Menu
Amazon Elastic Compute Cloud
User Guide for Linux Instances

Managing User Accounts on Your Linux Instance

Each Linux instance type launches with a default Linux system user account. For Amazon Linux, the user name is ec2-user. For RHEL5, the user name is either root or ec2-user. For Ubuntu, the user name is ubuntu. For Fedora, the user name is either fedora or ec2-user. For SUSE Linux, the user name is either root or ec2-user. Otherwise, if ec2-user and root don't work, check with your AMI provider.

Note

Linux system users should not be confused with AWS Identity and Access Management (IAM) users. For more information, see IAM Users and Groups in the IAM User Guide.

Using the default user account is adequate for many applications, but you may choose to add user accounts so that individuals can have their own files and workspaces. Creating user accounts for new users is much more secure than granting multiple (possibly inexperienced) users access to the ec2-user account, since that account can cause a lot of damage to a system when used improperly.

To add a new user to the system

Effectively adding users to a Linux instance involves two basic operations: adding the user to the system, and providing that user with a way to log in remotely.

  1. To add a new user to the system, use the adduser command followed by any relevant options and the name of the user you wish to create.

    Important

    If you are adding a user to an Ubuntu system, you should add the --disabled-password option to avoid adding a password to the account.

    [ec2-user ~]$ sudo adduser newuser

    This command adds the newuser account to the system (with an entry in the /etc/passwd file), creates a newuser group, and creates a home directory for the account in /home/newuser.

  2. To provide remote access to this account, you must create a .ssh directory in the newuser home directory and create a file within it named "authorized_keys" that contains a public key.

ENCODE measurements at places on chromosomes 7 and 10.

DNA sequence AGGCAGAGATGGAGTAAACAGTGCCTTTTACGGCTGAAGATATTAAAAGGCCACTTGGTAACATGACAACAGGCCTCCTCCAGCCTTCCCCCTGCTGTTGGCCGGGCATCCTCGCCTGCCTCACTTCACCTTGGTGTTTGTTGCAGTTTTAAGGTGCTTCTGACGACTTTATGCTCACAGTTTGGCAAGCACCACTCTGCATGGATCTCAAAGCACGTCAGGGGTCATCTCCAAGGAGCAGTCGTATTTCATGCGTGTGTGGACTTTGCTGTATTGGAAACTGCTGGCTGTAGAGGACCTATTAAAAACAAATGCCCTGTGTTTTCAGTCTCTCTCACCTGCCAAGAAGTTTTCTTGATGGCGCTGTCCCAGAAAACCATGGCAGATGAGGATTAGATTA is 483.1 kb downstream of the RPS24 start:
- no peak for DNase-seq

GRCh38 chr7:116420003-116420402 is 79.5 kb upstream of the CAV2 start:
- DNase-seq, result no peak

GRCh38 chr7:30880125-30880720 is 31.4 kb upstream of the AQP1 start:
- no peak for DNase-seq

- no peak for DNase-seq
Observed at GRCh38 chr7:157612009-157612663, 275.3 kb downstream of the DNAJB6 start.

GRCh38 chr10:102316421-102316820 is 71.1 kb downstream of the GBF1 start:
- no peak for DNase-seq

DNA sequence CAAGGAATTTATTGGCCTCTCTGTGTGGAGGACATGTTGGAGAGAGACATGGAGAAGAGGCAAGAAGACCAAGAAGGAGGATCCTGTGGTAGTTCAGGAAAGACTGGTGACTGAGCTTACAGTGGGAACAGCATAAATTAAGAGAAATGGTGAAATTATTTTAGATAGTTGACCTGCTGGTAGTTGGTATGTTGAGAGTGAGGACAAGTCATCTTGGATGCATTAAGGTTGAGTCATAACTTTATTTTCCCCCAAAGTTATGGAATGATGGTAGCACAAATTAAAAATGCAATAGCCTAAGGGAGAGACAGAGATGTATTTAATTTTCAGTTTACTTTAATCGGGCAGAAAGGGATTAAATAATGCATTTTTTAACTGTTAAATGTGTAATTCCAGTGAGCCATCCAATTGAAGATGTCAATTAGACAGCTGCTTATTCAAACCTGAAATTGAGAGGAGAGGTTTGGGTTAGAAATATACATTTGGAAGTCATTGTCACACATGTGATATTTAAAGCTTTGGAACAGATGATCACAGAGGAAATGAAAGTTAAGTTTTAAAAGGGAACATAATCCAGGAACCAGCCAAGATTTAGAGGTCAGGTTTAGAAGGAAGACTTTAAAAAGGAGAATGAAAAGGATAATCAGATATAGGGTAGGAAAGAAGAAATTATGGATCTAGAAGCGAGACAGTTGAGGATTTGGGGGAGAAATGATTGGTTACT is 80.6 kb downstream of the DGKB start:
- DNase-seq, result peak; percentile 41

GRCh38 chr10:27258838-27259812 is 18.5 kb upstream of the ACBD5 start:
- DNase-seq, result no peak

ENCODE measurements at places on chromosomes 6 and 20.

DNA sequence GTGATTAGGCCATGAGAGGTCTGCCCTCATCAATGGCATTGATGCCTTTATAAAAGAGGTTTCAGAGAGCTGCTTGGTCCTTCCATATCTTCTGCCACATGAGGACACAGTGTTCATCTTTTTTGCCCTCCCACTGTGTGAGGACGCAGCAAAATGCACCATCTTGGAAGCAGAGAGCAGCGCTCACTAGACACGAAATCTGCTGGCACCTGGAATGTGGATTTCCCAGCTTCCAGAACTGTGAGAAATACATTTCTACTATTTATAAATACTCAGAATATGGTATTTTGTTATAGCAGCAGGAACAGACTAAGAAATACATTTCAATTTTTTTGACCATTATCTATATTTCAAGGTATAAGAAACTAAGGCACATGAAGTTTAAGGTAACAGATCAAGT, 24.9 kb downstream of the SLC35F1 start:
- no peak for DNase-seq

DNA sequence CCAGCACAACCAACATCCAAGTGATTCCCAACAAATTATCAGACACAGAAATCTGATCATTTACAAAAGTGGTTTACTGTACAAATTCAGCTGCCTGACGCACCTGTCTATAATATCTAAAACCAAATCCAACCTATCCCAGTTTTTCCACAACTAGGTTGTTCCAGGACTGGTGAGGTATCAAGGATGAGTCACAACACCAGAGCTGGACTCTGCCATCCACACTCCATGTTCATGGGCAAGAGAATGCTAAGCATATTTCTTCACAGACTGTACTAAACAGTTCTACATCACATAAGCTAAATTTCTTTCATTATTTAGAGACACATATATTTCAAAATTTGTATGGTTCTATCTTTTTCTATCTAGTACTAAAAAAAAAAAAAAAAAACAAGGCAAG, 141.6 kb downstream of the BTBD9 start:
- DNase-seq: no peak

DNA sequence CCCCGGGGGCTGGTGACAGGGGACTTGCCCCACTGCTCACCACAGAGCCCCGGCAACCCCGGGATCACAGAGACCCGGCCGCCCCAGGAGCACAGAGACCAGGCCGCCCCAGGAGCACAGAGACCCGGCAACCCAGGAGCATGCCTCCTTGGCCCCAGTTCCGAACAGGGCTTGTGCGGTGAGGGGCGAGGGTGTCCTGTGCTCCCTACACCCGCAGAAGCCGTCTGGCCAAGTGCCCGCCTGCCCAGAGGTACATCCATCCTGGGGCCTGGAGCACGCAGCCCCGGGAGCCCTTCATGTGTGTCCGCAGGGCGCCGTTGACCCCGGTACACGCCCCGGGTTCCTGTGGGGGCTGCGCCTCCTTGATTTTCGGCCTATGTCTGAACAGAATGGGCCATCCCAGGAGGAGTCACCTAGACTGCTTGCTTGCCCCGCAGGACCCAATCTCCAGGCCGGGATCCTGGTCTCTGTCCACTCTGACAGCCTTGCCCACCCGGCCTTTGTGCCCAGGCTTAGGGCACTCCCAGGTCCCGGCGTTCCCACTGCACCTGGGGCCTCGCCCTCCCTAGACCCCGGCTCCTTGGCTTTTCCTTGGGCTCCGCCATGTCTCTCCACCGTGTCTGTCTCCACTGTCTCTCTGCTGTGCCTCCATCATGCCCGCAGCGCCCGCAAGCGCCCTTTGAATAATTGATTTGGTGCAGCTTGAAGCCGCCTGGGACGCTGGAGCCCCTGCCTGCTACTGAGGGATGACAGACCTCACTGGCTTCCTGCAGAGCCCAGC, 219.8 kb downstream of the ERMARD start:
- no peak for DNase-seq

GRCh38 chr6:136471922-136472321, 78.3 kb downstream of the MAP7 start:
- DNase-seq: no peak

1. Switch to the new account so that newly created files have the proper ownership.

      [ec2-user ~]$ sudo su - newuser
      [newuser ~]$
      

      Note that the prompt now says newuser instead of ec2-user; you have switched the shell session to the new account.

    2. Create a .ssh directory for the authorized_keys file.

      [newuser ~]$ mkdir .ssh
    3. Change the file permissions of the .ssh directory to 700 (this means only the file owner can read, write, or open the directory).

      Important

      This step is very important; without these exact file permissions, you will not be able to log into this account using SSH.

      [newuser ~]$ chmod 700 .ssh
    4. Create a file named "authorized_keys" in the .ssh directory.

      [newuser ~]$ touch .ssh/authorized_keys
    5. Change the file permissions of the authorized_keys file to 600 (this means only the file owner can read or write to the file).

      Important

      This step is very important; without these exact file permissions, you will not be able to log into this account using SSH.

      [newuser ~]$ chmod 600 .ssh/authorized_keys
    6. Edit the authorized_keys file with your favorite text editor and paste the public key for your key pair into the file, for example:

      ssh-rsa AAAAB3NzaC1yc2EAAAADAQABAAABAQClKsfkNkuSevGj3eYhCe53pcjqP3maAhDFcvBS7O6V
      hz2ItxCih+PnDSUaw+WNQn/mZphTk/a/gU8jEzoOWbkM4yxyb/wB96xbiFveSFJuOp/d6RJhJOI0iBXr
      lsLnBItntckiJ7FbtxJMXLvvwJryDUilBMTjYtwB+QhYXUMOzce5Pjz5/i8SeJtjnV3iAoG/cQk+0FzZ
      qaeJAAHco+CY/5WrUBkrHmFJr6HcXkvJdWPkYQS3xqC0+FmUZofz221CBt5IMucxXPkX4rWi+z7wB3Rb
      BQoQzd8v7yeb7OzlPnWOyN0qFU0XA246RA8QFYiCNYwI3f05p6KLxEXAMPLE

      Note

      For more information about creating a key pair, see Creating Your Key Pair Using Amazon EC2. For more information about retrieving a public key from an existing key pair, see Retrieving the Public Key for Your Key Pair on Linux.

You should now be able to log into the newuser account on your instance via SSH using the private key that matches the public key from Step 2.f.

To remove a user from the system

If a user account is no longer needed, you can remove that account so that it may no longer be used.

  • To delete a user account, the user's home directory, and the user's mail spool, execute the userdel -r command followed by the user name you wish to delete.

    [ec2-user ~]$ sudo userdel -r olduser

    Note

    To keep the user's home directory and mail spool, omit the -r option.